Introduction: Champagne Cork Yoda
Though it was always on my to-make list, I probably would never have made this if it weren't for all the people asking for it after I published the Darth Vader Corky Instructable.
Making Yoda was much more dificult than making Darth Vader, because I had to make him much smaller than Vader (he's still proportionally too big), and the head required much more fine sculpting. But, as Yoda said it, "Patience you must have, my young padawan".
Step 1: Supplies
- Craft knife
- Black permanent marker
- Brown permanent marker
- Black colored pencil
- Soldering iron
- Acrylic/poster paints
- UHU Universal glue
- Krazy glue/ superglue
- Needle-nosed pliers
- Wire cutters
- Wood glue
- Third hand
- Glossy varnish
- Champagne cork
- Green and brown sculpey (or Sugru)
- Scraps of brown and beige fabric
- Small nail
- Thin insulated wire
- Thin wire
- Aluminium tape
- Heat-shrink tubing
- White artificial fur
- Positive battery contact
- Green 3mm LED
- Small button cells (not the ones in the photo)
- Small slide switch
- Small female connectors (I salvaged them from an old PCB)
Step 2: LED Wiring
The first step is to cut off a couple of millimeters off the bottom of the cork. This is to even ou the bottom and make Yoda shorter. Then, slice the cork in half with a craft knife, bread knife, hacksaw, or whatever you think will do the job.
I'm sorry that I don't have very many photos of the soldering process. I forgot to take them.
Solder all of the components together as shown in the diagram and glue them all in place in the cork with hot glue.
Use wood glue to stick the two sides together again. For me, the bottom half of the cork didn't have enough space for glue because of all the components, so I wrapped a piece of wire around it.
To make the lid, cut a disc of plastic or sturdy card, punch a hole through the side and attach the disc to the bottom of the cork with a nail. Like this, you can easily remove batteries by turning around the disc.
Step 3: Sculpting the Head
I shouldn't have chosen the quick and easy path as I did with Vader, using Sculpey -- it became an agent of evil (I doubt anyone will get that reference).
I would rather have done it with Sugru, which would have saved me all the trouble, but I didn't have time to order any. And Sculpey also has its advantages.
If you're using Sculpey, the color doesn't matter that much, as you can easily paint over it later. Anyways, I mixed light green, beige, and dark brown to get a greenish khaki color.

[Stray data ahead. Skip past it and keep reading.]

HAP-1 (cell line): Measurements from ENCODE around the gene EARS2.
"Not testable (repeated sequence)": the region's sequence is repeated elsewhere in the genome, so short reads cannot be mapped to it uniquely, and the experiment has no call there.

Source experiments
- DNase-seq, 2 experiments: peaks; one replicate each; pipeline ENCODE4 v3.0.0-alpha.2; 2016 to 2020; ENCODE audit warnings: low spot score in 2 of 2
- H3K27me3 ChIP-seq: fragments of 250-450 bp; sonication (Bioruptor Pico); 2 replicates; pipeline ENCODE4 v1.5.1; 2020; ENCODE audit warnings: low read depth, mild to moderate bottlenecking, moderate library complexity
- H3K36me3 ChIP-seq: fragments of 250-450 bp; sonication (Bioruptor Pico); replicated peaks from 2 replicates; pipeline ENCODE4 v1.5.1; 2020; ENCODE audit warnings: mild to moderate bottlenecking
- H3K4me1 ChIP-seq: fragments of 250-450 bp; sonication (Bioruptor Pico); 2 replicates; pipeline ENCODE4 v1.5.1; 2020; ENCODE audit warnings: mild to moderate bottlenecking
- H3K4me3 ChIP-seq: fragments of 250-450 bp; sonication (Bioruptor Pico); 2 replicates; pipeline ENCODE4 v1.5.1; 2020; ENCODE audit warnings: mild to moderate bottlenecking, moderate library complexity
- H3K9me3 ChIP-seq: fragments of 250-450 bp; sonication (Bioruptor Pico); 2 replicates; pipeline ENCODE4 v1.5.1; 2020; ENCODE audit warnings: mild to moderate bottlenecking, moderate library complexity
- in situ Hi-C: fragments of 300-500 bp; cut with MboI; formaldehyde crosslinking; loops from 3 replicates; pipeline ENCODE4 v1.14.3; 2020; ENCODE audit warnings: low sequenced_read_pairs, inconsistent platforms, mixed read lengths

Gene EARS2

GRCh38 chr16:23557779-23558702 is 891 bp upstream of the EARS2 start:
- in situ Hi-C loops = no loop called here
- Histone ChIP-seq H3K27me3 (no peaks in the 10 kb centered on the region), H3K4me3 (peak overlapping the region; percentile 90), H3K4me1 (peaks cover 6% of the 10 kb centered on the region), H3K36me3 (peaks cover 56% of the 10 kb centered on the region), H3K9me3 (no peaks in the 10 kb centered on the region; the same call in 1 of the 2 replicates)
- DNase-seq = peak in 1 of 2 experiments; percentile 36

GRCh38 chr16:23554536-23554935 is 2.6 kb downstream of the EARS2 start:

Again, I didn't take enough pictures of the process, sorry.
I tried to make him look similar to the animated Clone Wars version of Yoda, so I made his wrinkles more defined and his eyes a bit larger.
Step 4: Fixing Up the Colors
After the baking, the Sculpey got a bit darker, so the color wasn't perfect. It was also didn't have enough variation, making it look fake.
With some poster paints I brushed up the colors a bit, darkening the creases and lightening some areas. I also used the paint to fill in the cracks in the Sculpey.When everything was dry I used a black pencil to make the folds and creases even darker.
I also used the paint to fill in the cracks in the Sculpey.
For even more realism, varnish the eyes to make them glossy.
Step 5: Hair
To make the thin, white hair, I used artificial white fur, sticking wads of it to the back and the sides of his head. Only apply a small amount of glue, to make the hair seem looser.
Step 6: Clothes
Step 7: Walking Stick
When I was planning this Corky I thought, "What's Yoda seem more with? The walking stick or the Lightsaber?" Obviously he has many more scenes in which he has his walking stick, but a piece of wood simply isn't as cool as a shiny plasma weapon. That's why I used the sockets, rather than soldering the LED into the cork. With the sockets, the lightsaber can be replaced by the walking stick, depending on the situation.
I based the walking stick on the Clone Wars version. After glueing it to the wire for the sockets, color it dark brown with a permanent marker or a felt tip pen to make it look like old wood.
Step 8: Lightsaber
I made this lightsaber in the same way as Vader's saber, but this one is removable because of the sockets.
Step 9: Done
Which Star Wars character should I make next (Luke, Chewie, Han, etc.)?
What other characters from other movies would you like to see?
Post your suggestions, questions or other comments below. If you get a chance to make your own Yoda (or another Corky), I'd love to see it.
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